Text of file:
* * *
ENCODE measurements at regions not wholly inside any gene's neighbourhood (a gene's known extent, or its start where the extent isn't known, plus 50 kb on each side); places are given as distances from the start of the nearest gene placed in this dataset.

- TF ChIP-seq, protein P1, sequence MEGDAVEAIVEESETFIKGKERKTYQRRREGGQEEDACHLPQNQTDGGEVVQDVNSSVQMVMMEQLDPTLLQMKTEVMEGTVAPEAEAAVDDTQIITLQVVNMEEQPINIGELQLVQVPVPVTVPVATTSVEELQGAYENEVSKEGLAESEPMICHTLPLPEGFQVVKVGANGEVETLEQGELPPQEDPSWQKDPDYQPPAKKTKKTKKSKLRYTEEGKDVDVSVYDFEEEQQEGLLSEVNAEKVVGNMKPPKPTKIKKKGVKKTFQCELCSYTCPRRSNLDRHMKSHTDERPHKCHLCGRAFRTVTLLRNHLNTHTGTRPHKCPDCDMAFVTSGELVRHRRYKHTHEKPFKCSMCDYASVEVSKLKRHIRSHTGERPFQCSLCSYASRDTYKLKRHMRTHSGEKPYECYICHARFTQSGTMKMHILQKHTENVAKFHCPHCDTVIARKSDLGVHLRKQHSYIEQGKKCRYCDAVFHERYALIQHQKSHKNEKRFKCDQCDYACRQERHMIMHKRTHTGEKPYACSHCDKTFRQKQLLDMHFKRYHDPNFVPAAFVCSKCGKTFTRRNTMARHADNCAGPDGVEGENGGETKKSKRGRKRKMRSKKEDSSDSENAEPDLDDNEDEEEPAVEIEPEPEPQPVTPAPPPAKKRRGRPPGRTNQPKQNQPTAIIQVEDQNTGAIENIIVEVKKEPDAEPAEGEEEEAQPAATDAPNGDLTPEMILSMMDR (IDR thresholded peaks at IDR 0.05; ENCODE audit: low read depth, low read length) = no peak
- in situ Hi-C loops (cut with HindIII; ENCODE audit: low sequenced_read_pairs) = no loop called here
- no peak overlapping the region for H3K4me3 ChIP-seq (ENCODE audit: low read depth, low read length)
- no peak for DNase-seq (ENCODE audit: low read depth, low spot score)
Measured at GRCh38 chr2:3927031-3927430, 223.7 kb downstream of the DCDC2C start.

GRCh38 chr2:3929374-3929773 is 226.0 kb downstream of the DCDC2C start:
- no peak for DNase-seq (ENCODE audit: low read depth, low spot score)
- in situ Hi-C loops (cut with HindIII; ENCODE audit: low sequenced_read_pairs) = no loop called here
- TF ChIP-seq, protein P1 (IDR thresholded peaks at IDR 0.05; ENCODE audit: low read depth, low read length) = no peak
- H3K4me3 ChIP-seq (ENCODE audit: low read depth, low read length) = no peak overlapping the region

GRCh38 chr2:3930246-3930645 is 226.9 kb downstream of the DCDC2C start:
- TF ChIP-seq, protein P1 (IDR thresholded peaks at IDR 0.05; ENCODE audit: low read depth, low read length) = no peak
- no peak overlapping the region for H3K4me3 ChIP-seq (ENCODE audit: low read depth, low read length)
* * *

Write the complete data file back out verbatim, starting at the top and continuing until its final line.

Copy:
ENCODE measurements at regions not wholly inside any gene's neighbourhood (a gene's known extent, or its start where the extent isn't known, plus 50 kb on each side); places are given as distances from the start of the nearest gene placed in this dataset.

- TF ChIP-seq, protein P1, sequence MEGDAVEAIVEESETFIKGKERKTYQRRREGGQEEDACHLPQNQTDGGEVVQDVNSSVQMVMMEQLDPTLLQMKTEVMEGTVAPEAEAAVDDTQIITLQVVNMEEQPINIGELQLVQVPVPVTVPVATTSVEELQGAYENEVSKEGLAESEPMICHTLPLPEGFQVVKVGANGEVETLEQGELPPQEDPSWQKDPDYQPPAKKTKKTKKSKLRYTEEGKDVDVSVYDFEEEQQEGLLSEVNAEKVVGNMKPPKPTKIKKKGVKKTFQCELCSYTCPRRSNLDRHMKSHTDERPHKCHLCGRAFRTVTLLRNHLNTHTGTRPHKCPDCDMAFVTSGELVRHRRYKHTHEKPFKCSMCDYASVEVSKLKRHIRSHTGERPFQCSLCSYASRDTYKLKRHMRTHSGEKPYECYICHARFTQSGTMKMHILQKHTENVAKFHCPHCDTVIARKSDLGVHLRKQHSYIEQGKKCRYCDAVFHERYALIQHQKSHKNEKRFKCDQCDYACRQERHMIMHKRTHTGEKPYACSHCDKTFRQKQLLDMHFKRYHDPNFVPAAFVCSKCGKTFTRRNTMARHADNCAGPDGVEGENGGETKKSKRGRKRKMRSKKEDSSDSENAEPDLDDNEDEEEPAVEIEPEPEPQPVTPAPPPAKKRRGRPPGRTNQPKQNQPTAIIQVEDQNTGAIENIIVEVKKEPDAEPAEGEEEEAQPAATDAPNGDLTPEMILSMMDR (IDR thresholded peaks at IDR 0.05; ENCODE audit: low read depth, low read length) = no peak
- in situ Hi-C loops (cut with HindIII; ENCODE audit: low sequenced_read_pairs) = no loop called here
- no peak overlapping the region for H3K4me3 ChIP-seq (ENCODE audit: low read depth, low read length)
- no peak for DNase-seq (ENCODE audit: low read depth, low spot score)
Measured at GRCh38 chr2:3927031-3927430, 223.7 kb downstream of the DCDC2C start.

GRCh38 chr2:3929374-3929773 is 226.0 kb downstream of the DCDC2C start:
- no peak for DNase-seq (ENCODE audit: low read depth, low spot score)
- in situ Hi-C loops (cut with HindIII; ENCODE audit: low sequenced_read_pairs) = no loop called here
- TF ChIP-seq, protein P1 (IDR thresholded peaks at IDR 0.05; ENCODE audit: low read depth, low read length) = no peak
- H3K4me3 ChIP-seq (ENCODE audit: low read depth, low read length) = no peak overlapping the region

GRCh38 chr2:3930246-3930645 is 226.9 kb downstream of the DCDC2C start:
- TF ChIP-seq, protein P1 (IDR thresholded peaks at IDR 0.05; ENCODE audit: low read depth, low read length) = no peak
- no peak overlapping the region for H3K4me3 ChIP-seq (ENCODE audit: low read depth, low read length)